Scrub typhus is restricted to a region that extends from northern
    Japan and far-eastern Russia in the north, to northern Australia in
    the south, and to Pakistan and Afghanistan in the west.

    Muscle spasm following bat exposure raises the issue of rabies.
    Patients may be unaware of bites by some rabid animals, such as bats.
    However, onset of symptoms of rabies usually occurs several weeks to
    more than a year after an animal bite, although may be as short as
    several days in some patients. A more detailed description of the
    clinical manifestations, epidemiology, and laboratory data is clearly
    needed.

    1. Manock SR, Jacobsen KH, de Bravo NB, et al: Etiology of acute
    undifferentiated febrile illness in the Amazon basin of Ecuador. Am J
    Trop Med Hyg. 2009; 81(1): 146-51. Available at
    <http://www.ajtmh.org/content/81/1/146.long>.
    2. Suttinont C, Losuwanaluk K, Niwatayakul K, et al: Causes of acute,
    undifferentiated, febrile illness in rural Thailand: results of a
    prospective observational study. Ann Trop Med Parasit. 2006; 100 (4):
    363-70. Available at
    <http://www.ingentaconnect.com/content/maney/atmp/2006/00000100/00000004/art00008>.
    3. Chrispal A, Boorugu H, Gopinath KG, et al: Acute undifferentiated
    febrile illness in adult hospitalized patients: the disease spectrum
    and diagnostic predictors - an experience from a tertiary care
    hospital in South India. Tropical Doctor 2010; 40 (4): 230-4. Abstract
    available at
    <http://td.rsmjournals.com/cgi/content/abstract/40/4/230>.
    4. Matthias MA, Diaz MM, Campos KJ, et al: Diversity of
    bat-associated _Leptospira_ in the Peruvian Amazon inferred by
    bayesian phylogenetic analysis of 16S ribosomal DNA sequences. Am J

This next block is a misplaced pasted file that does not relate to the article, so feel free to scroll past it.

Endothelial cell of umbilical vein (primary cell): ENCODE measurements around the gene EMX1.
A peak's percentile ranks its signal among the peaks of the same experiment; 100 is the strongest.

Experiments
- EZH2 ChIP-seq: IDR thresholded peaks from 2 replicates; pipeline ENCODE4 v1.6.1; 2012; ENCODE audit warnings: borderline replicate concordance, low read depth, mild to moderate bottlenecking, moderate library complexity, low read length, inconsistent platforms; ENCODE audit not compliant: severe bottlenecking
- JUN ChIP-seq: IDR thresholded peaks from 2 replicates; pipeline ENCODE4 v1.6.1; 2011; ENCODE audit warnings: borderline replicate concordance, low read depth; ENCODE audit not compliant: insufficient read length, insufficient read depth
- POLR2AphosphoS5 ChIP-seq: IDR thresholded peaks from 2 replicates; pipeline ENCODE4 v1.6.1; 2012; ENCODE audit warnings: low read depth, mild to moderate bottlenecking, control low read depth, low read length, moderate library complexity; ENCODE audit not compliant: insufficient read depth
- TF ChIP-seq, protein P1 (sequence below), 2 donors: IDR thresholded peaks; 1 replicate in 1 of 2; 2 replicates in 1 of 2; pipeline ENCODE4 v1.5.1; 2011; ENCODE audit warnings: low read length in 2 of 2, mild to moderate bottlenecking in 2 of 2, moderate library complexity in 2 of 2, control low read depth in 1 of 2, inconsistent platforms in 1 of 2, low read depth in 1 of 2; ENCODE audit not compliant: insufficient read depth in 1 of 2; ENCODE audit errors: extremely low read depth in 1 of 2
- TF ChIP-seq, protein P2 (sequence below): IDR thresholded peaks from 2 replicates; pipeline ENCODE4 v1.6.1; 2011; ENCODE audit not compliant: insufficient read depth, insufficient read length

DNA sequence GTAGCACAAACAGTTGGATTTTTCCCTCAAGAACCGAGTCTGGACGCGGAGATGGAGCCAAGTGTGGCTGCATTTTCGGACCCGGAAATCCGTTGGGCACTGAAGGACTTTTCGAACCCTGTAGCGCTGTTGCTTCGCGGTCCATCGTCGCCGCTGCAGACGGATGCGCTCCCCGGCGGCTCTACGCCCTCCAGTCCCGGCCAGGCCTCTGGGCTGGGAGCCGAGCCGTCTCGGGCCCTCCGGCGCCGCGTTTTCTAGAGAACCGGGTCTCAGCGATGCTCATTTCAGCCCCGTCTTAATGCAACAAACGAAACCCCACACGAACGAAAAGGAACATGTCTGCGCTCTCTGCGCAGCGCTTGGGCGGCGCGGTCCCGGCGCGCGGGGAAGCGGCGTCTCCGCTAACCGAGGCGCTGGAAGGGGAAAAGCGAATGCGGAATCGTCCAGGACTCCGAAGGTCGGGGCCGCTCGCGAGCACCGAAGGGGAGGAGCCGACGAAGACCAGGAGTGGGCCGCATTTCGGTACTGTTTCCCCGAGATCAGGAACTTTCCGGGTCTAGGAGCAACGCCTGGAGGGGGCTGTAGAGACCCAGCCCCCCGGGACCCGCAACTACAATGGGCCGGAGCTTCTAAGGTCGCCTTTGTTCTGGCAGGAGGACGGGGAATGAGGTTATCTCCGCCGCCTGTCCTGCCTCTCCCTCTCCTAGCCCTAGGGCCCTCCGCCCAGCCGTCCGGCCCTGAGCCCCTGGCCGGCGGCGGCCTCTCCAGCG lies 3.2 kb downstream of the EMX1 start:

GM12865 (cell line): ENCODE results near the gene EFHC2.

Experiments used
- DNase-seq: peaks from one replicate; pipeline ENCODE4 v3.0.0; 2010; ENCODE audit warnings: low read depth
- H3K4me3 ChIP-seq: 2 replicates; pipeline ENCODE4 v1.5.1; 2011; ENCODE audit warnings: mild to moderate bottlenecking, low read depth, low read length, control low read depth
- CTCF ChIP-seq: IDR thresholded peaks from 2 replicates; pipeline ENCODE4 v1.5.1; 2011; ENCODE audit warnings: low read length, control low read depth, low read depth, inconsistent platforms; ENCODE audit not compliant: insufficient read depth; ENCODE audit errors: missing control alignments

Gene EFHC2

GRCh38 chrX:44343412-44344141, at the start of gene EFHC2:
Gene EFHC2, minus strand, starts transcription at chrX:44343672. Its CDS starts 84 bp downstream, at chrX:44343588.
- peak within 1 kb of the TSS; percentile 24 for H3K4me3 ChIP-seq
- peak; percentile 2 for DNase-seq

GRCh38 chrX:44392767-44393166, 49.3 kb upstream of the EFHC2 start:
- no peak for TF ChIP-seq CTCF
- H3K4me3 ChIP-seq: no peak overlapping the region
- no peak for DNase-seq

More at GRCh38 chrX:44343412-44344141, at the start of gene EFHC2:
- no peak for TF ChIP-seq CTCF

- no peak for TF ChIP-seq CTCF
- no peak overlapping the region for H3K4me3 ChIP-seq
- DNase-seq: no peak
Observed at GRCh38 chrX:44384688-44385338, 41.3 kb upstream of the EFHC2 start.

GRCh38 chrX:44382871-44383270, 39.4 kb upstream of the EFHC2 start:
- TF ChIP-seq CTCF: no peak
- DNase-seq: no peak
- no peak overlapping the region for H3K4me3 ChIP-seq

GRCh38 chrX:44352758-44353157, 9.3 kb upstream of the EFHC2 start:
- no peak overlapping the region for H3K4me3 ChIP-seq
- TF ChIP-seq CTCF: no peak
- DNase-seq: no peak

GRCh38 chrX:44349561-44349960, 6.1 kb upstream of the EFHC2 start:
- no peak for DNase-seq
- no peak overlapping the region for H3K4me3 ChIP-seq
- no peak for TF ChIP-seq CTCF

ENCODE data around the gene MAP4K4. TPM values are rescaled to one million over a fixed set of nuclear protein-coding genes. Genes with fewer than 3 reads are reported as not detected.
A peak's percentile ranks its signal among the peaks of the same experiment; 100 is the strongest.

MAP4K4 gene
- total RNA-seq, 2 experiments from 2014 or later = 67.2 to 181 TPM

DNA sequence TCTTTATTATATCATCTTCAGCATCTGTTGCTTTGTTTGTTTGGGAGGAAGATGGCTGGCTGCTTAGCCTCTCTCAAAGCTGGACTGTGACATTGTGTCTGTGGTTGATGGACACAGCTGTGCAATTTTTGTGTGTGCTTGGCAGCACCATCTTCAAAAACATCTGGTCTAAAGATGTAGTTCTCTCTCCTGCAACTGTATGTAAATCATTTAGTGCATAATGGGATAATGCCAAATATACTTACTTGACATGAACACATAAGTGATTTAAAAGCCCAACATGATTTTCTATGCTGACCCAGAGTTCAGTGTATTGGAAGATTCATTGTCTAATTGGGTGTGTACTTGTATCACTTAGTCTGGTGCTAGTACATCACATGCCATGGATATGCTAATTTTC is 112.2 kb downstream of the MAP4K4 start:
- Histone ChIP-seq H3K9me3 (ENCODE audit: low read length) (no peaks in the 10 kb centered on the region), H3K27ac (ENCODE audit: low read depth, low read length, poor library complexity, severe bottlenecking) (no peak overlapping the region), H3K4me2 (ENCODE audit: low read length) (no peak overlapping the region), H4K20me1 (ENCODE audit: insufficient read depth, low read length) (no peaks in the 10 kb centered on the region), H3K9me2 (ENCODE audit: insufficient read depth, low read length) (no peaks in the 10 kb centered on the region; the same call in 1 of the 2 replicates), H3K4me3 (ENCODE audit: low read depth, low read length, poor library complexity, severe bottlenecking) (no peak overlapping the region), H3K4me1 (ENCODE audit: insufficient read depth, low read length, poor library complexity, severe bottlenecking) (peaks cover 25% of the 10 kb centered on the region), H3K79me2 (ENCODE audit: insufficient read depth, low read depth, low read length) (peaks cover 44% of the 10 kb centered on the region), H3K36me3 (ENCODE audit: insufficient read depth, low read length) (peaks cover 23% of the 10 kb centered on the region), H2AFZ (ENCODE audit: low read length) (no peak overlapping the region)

Trop Med Hyg. 2005; 73(5): 964-74. Available at
    <http://www.ajtmh.org/content/73/5/964.long>.
    5. Kim GR, Lee YT, Park CH: A new natural reservoir of hantavirus:
    isolation of hantaviruses from lung tissues of bats. Arch Virol. 1994;
    134(1-2): 85-95. Abstract vailable at
    <http://www.ncbi.nlm.nih.gov/pubmed/8279962>.
    6. Reeves WK, Rogers TE, Durden LA, Dasch GA: Association of
    _Bartonella_ with the fleas (_Siphonaptera_) of rodents and bats using
    molecular techniques. J Vector Ecol. 2007; 32(1): 118-22. Abstract
    available at <http://www.ncbi.nlm.nih.gov/pubmed/17633432>.
    7. Clement J, Neild G, Lemos Hinrichsen S, et al: Urban leptospirosis
    versus urban hantavirus infection in Brazil. Lancet 1999; 354(9194):
    2003-4. Available at
    <http://www.thelancet.com/journals/lancet/article/PIIS0140-6736(05)76782-9/fulltext>.
    8. Iralu J, Y Bai, L Crook, et al: Rodent-Associated _Bartonella_
    Febrile Illness, Southwestern United States. Emerg Infect Dis 2006;
    12(7): 1081-6. Available at
    <http://www.cdc.gov/ncidod/eid/vol12no07/pdfs/04-0397.pdf>.
    9. Inglis TJ, Rolim DB, De Queroz Sousa A: Melioidosis in the
    Americas. Am J Trop Med Hyg. 2006; 75 (5): 947-54. Available at
    <http://www.ncbi.nlm.nih.gov/pubmed/17123994>.

    Mestizo is a term used to describe people of mixed European and
    Native American descent. San Luis Potosi, one of the 31 states which,
    with the Federal District, comprise the 32 Federal Entities of Mexico
    is located in North-Central Mexico. San Luis Potosi can be located on
    a map of Mexico at
    <http://en.wikipedia.org/wiki/File:San_Luis_Potos%C3%AD_en_México.svg>
    and on an HealthMap/ProMED-mail interactive map at
    <http://healthmap.org/r/00ap>. - Mod.ML]

    .................................................m l/mj/mpp